Hi stranger! Signing up for MypetMD is easy, free and puts the most relevant content at your fingertips.
Most of the dog foods sitting on the shelves today are meant to be the only source of nutrition for our pets. These foods are marked as "complete and balanced" on the label. By law, to be able to use this statement, the food must meet certain minimums or maximums established by the Association of American Feed Control Officials (AAFCO). AAFCO sets these rules to make sure that pet foods really do meet the nutritional needs of animals.
Dog foods must contain specific levels of protein, fat, minerals, and vitamins, depending on the lifestage of the dog. To prove they are healthy, foods must either be made from a recipe that meets certain nutrition requirements, or they must be put through a special feeding trial.
So, just what makes up a complete and balanced dog food?
Dog foods meant for maintenance have anywhere between 30 to 70 percent carbohydrates. Dogs are omnivores, meaning they can use carbohydrates as a source of energy. The ability to use both proteins and carbohydrates as energy allows healthy dogs to function well on the majority of commercial diets. Common cereal grains like wheat, corn, rice, barley and oats give the kibbles structure and texture. Once processed, these ingredients are easy for dogs to digest.
An ingredient such as beet pulp, which contains carbohydrates that are less digestible (known as fiber), helps to keep an animal "regular." Fiber also helps keep the dog feeling full longer, decreasing the amount of food needed and preventing obesity. Fiber is not a necessary component to dog food, but it does have many benefits for the animal.
One of the most important nutrients for dogs is protein. Protein is made up of amino acids, which are the building blocks for creating strong muscles and repairing body tissues. Because the dog can only create half of the amino acids he needs, the other amino acids (called essential amino acids) must come from the diet.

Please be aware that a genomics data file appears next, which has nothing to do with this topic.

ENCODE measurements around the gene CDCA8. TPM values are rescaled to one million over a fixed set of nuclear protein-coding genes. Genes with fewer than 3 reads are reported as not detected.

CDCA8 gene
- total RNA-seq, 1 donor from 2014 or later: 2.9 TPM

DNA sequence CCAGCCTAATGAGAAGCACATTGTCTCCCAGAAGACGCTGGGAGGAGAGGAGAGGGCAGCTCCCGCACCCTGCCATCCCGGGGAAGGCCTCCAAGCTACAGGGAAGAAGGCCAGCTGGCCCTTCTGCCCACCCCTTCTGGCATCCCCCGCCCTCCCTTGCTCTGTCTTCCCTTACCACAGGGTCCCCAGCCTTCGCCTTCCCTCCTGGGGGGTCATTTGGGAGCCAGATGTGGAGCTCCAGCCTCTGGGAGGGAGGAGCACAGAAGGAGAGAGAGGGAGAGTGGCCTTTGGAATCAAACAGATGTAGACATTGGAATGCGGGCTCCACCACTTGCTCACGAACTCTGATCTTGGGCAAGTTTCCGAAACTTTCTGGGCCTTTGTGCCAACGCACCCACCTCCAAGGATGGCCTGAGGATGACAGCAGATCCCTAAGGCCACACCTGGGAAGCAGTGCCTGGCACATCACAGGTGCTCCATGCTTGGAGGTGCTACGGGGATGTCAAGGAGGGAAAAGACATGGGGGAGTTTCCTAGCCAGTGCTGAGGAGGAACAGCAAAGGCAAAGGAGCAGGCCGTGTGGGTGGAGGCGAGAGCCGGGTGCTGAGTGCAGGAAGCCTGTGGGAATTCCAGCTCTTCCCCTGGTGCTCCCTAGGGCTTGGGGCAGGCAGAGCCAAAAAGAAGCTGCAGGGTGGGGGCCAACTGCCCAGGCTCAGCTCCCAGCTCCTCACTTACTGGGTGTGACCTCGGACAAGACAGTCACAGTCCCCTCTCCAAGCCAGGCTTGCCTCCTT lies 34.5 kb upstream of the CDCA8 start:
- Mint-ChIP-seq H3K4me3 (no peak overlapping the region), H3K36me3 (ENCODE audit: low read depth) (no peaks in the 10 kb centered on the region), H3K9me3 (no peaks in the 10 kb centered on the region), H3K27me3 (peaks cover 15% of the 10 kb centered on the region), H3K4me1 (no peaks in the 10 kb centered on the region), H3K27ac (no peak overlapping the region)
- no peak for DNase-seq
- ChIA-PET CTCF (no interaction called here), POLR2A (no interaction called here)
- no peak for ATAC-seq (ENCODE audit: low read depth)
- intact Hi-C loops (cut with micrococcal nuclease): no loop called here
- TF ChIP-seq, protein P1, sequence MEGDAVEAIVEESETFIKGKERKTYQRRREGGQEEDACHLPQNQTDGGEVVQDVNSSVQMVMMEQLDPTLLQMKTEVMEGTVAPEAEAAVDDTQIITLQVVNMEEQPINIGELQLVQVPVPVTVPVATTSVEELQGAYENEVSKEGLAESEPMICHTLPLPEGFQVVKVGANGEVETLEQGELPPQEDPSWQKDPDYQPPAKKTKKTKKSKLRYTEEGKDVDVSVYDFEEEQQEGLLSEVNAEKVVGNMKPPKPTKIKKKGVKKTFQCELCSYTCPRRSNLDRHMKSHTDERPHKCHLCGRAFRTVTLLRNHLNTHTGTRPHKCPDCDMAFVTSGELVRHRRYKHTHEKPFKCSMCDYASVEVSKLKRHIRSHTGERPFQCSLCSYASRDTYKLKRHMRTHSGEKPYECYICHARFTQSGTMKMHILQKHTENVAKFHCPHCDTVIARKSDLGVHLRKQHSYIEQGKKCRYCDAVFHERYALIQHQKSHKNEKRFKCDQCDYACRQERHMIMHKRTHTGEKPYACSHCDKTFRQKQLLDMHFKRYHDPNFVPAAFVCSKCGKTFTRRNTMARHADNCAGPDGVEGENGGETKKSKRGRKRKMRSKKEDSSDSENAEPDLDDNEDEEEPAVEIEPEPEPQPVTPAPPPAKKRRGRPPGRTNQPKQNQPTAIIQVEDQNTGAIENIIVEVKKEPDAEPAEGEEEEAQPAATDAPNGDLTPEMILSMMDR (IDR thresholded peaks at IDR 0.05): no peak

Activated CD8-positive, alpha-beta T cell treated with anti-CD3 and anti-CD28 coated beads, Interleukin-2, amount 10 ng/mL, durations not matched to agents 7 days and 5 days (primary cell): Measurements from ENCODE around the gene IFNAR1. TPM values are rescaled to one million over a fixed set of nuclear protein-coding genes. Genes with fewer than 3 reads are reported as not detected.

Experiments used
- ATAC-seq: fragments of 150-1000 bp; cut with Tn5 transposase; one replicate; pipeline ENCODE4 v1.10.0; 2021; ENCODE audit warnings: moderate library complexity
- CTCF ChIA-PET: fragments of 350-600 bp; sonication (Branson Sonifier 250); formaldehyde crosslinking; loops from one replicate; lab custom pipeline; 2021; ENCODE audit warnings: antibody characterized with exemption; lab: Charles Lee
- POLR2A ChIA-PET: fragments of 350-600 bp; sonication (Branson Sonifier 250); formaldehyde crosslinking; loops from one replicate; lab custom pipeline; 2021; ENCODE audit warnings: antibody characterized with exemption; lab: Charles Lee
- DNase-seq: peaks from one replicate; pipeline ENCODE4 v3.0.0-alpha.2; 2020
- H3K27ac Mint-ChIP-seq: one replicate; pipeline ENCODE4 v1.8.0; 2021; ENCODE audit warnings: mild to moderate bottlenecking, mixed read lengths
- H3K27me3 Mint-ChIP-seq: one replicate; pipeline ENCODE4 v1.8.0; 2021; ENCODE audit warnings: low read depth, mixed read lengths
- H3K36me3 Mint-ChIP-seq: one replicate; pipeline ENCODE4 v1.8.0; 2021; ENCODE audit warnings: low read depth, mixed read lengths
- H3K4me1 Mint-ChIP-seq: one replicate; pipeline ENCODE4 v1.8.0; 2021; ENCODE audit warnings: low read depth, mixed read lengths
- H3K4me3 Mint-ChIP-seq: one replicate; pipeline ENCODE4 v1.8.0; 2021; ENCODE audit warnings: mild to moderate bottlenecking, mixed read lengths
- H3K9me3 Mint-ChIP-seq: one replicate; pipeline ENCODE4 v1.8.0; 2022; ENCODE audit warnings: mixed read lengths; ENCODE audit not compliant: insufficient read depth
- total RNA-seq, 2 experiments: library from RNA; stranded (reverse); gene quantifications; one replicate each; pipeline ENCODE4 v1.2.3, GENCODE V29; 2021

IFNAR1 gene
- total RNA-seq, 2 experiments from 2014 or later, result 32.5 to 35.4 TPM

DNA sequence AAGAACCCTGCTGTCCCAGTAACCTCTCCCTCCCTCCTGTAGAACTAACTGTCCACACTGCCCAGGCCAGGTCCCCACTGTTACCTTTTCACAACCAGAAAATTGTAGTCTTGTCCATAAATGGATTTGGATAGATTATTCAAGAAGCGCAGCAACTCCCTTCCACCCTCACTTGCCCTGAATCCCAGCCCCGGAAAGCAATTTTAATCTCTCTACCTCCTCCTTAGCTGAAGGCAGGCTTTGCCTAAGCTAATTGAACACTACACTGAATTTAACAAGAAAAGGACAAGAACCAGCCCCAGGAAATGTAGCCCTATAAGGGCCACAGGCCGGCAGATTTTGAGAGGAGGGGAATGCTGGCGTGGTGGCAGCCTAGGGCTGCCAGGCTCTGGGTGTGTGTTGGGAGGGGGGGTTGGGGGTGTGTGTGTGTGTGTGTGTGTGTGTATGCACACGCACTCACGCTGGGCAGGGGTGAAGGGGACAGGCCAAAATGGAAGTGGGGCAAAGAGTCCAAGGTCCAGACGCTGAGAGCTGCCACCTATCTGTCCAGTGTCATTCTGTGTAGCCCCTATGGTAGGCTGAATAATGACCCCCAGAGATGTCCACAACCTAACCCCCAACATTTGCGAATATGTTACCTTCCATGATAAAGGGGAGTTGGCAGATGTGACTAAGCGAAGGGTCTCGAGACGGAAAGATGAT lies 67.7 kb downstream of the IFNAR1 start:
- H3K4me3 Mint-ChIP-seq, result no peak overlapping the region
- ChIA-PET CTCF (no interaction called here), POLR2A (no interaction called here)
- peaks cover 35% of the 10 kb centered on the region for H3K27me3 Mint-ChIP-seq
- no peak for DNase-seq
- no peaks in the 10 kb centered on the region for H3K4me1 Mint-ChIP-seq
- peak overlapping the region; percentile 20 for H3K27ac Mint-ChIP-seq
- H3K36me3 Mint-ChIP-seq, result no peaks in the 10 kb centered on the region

Common ingredients such as chicken, egg, beef, turkey, lamb, soybeans and fish meal are used in dog foods to provide necessary protein levels. Adult dogs in good health generally require about 18-25 percent protein in their diet, which can come from a variety of sources.
While some may reflexively think fat is unhealthy, this is not always the case. Dogs require a balance of certain fatty acids that must be provided by the diet. Fats provide energy, as well as taste and flavor, to foods, and encourage the absorption of certain vitamins. Fat provided by the diet also helps dogs maintain healthy skin and a shiny, healthy coat.
Common fats used in dog foods include chicken or pork fat, cottonseed oil, vegetable oil, soybean oil, fish oil, safflower oil, and many more. A balanced diet that provides about 10-15 percent fat is essential for health in the majority of adult dogs. The problem comes in when animals are allowed to eat excessive amounts of calories (including table scraps and treats) without proportionate exercise.
Vitamins and Minerals
Last, but not least, essential vitamins and minerals must be included in a dog food to maintain good health. Vitamin E helps support your dog’s immune system, while Vitamin A is important for maintaining healthy skin and hair. Vitamins are found in many common foods, including fruits and vegetables, which is why these ingredients are found in many dog foods.
Minerals are necessary for helping the body perform certain functions and prevent deficiencies. Minerals needed in larger amounts include calcium, phosphorus, magnesium, sodium, chloride, sulfur, and potassium. Minerals that are needed in much smaller quantities are called trace minerals. Important trace minerals include iron, zinc, copper, chromium, iodine, selenium, manganese and fluorine. Minerals in dog foods are provided by supplements, as well as ingredients like legumes, grains, meats, fruits and vegetables.
A healthy diet is not complete without the addition of water. Water is essential for eliminating waste from the body, regulating body temperature, transporting nutrients, and preventing dehydration. Also, while some water can be found even in dry dog food, your pet should always have a source of water to go along with a healthy, balanced diet.
An element found in trace amounts in soil; closely related to sulfur
A medical condition in which the body has lost fluid or water in excessive amounts
Organic substances that aid in the creation of proteins; also the end product of the decomposition of certain proteins.